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How would you like to travel in the future?

Article published
27.5.2015 at 06:00
Passenger reading a book at Kainuu Lounge.
We are working to develop the customer experience for flight passengers.

'At the moment, we are anticipating flight passengers' expectations in five years’ time', says Service Development Manager Juha Vasko from Finavia.

'We continue to follow trend predictions and develop our airports constantly. The aim of all this is to make travelling even more pleasant and smooth.'

Finavia has conducted development work for several years already. The experience gained from previous initiatives, such as security check enhancement projects, have encouraged us to propose and discuss ideas even when they are still in the initial stages.

'We provide and develop our services simultaneously, and thus don't even expect to come up with ready-formed, complete solutions right away', Vasko explains.

'We don't want to assume too much on our customers’ behalf, but use their feedback as a guideline to shape our services'.

We always aim to ensure we stay in touch with actual customers. A customer only takes a moment to form an opinion of his or her experience of any service.

'This means it makes more sense to study and analyse this aspect, rather than to try to figure it all out and package it up beforehand', Vasko continues.

Tracking customer paths

'Customer Experience Roadmaps' are an important part of customer experience development; they are descriptions of the 'paths' customers take through the airport. This path is divided into four main sections:

  • Passenger Communication focuses on how the information and guidance needed and desired by customers at the airport is produced.
  • Ambience describes the general atmosphere and feeling at the airport.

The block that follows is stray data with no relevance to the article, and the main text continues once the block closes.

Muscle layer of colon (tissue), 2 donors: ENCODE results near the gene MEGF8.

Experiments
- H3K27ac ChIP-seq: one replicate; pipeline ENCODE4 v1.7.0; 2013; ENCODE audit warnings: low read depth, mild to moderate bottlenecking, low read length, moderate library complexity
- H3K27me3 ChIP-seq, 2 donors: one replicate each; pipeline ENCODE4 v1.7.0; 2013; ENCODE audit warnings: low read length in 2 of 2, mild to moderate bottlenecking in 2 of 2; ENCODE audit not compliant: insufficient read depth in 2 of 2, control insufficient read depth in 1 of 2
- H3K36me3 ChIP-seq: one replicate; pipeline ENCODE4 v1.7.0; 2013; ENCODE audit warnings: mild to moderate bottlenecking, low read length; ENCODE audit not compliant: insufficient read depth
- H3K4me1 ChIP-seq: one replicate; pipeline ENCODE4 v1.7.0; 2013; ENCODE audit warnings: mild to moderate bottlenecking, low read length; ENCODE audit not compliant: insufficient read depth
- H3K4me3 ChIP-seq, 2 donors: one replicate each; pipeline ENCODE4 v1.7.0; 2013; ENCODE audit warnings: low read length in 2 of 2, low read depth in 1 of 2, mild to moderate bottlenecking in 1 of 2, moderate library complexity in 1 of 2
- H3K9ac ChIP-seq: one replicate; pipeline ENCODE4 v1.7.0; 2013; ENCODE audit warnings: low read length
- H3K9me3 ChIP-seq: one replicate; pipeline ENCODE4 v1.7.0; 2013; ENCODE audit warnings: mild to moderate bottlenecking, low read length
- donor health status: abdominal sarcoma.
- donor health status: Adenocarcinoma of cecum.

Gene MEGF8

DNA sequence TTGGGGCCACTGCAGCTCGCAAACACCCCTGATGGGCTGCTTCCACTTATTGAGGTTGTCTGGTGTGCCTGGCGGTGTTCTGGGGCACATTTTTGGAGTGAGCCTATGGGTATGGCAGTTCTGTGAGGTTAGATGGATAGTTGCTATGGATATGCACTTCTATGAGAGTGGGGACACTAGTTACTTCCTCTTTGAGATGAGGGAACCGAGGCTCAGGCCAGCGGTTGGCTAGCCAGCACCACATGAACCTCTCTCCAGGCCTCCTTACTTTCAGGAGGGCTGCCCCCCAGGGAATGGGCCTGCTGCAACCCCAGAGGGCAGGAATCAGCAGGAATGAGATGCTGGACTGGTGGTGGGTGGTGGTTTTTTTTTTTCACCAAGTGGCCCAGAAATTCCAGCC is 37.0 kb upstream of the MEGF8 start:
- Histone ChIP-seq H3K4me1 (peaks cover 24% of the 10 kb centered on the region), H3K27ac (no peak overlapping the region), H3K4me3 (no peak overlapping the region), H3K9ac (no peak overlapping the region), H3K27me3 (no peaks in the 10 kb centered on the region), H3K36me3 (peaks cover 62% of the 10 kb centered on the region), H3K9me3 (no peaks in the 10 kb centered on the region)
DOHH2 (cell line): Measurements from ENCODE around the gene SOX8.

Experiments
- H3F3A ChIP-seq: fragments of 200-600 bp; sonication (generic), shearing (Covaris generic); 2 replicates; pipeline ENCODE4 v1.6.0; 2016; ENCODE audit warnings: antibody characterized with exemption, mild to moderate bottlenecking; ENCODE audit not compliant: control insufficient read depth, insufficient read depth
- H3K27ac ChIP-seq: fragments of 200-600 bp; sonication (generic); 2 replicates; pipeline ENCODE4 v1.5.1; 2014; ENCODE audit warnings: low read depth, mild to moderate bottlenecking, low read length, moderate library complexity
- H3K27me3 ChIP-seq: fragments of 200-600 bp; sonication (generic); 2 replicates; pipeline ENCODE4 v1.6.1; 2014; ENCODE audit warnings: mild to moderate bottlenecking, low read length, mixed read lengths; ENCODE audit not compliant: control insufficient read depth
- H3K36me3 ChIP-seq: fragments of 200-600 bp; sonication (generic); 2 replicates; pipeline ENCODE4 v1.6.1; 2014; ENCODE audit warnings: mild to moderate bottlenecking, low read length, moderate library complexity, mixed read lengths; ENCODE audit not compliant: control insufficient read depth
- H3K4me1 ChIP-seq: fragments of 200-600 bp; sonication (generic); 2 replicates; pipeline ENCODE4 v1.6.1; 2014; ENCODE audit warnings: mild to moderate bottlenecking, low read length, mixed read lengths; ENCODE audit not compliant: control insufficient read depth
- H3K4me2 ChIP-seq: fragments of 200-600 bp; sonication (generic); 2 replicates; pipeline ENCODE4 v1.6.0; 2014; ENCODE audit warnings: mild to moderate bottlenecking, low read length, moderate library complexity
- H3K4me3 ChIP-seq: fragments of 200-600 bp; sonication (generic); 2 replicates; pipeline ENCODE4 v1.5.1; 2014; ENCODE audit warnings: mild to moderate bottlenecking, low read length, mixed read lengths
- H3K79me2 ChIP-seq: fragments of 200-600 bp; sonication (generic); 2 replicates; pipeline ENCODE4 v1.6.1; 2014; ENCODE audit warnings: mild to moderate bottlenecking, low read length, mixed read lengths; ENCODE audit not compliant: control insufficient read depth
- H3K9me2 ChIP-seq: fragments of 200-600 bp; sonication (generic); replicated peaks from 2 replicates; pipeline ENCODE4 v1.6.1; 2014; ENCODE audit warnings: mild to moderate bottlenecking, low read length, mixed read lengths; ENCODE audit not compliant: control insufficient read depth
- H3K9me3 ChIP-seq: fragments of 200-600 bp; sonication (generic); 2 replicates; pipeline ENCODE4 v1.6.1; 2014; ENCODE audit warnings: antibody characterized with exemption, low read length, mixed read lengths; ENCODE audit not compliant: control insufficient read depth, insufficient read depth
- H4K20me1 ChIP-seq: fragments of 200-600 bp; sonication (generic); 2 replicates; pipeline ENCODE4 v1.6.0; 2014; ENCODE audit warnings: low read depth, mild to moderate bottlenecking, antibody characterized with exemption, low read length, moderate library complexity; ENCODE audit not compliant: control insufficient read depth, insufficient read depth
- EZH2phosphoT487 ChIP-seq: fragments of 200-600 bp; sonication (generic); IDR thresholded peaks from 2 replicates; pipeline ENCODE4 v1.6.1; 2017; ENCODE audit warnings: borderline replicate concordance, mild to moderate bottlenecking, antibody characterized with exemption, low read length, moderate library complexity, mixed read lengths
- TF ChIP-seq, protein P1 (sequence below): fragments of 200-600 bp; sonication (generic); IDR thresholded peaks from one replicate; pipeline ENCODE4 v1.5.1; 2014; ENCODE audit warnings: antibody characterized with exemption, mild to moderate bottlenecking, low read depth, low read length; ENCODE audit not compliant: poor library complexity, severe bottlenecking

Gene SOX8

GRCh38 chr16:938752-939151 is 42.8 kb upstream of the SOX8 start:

• Commercial is related to the commercial services, opportunities to shop, and ways of personalising their own customer experience that passengers encounter at the airport.
  • Passenger Flow is about the smoothness and ease of navigating the airport, taking into consideration things such as utilisation of self-service functions and passenger flow guidance.

'We don't want to assume too much on our customers’ behalf, but use their feedback as a guideline to shape our services'.

Passenger experience is always a sum of many parts; therefore, we want to examine the four parts of the path both individually and all together.

Some 52,000 travellers pass through Finavia's airports every day, and different passenger groups have differing expectations and wishes for airport services.

Those going on a holiday behave differently at the airport than those who just want to get through as efficiently and quickly as possible. 

All's well when families with children are happy

'Research shows that all groups are affected by the way or degree to which the needs of any one group are met', Vasko points out.

'Everyone will notice new play areas for kids, for example, and be happy the little ones are being looked after'.

'Good service is always based on people'. 'Luckily, the personnel working at Finnish airports are extremely competent in what they do'.

In customer satisfaction development work, we can focus on analysing a specific passenger path section or passenger segment at a time. For example, at Helsinki Airport we followed ten families with children as they navigated the airport. We requested their permission for an observer to walk along and ask them questions.

'It's not always necessary to acquire a large sample, since a detailed, deep analysis of one case can be just as useful'.

'Everything we do also impacts many other things, and our challenge is to find out what exactly the impacting factor is'.

Passengers meet many members of staff at the airport, but they are not all Finavia staff – they could be Finnish customs officers or airline personnel, for instance. The entire travel experience is a composition made up of all of these meetings and their combined impression − without forgetting the various meetings online while using electronic services.

'Good service is always based on people. Luckily, the staff at Finnish airports are extremely competent in what they do'.

Finavia also closely monitors competing airports.

'Ultimately the competition is not about what or who we are, but about the image the customers form about Helsinki Airport, for example. For us, success is to be able to exceed our customers’ expectations'.

Read more about services at Helsinki Airport

Development Travel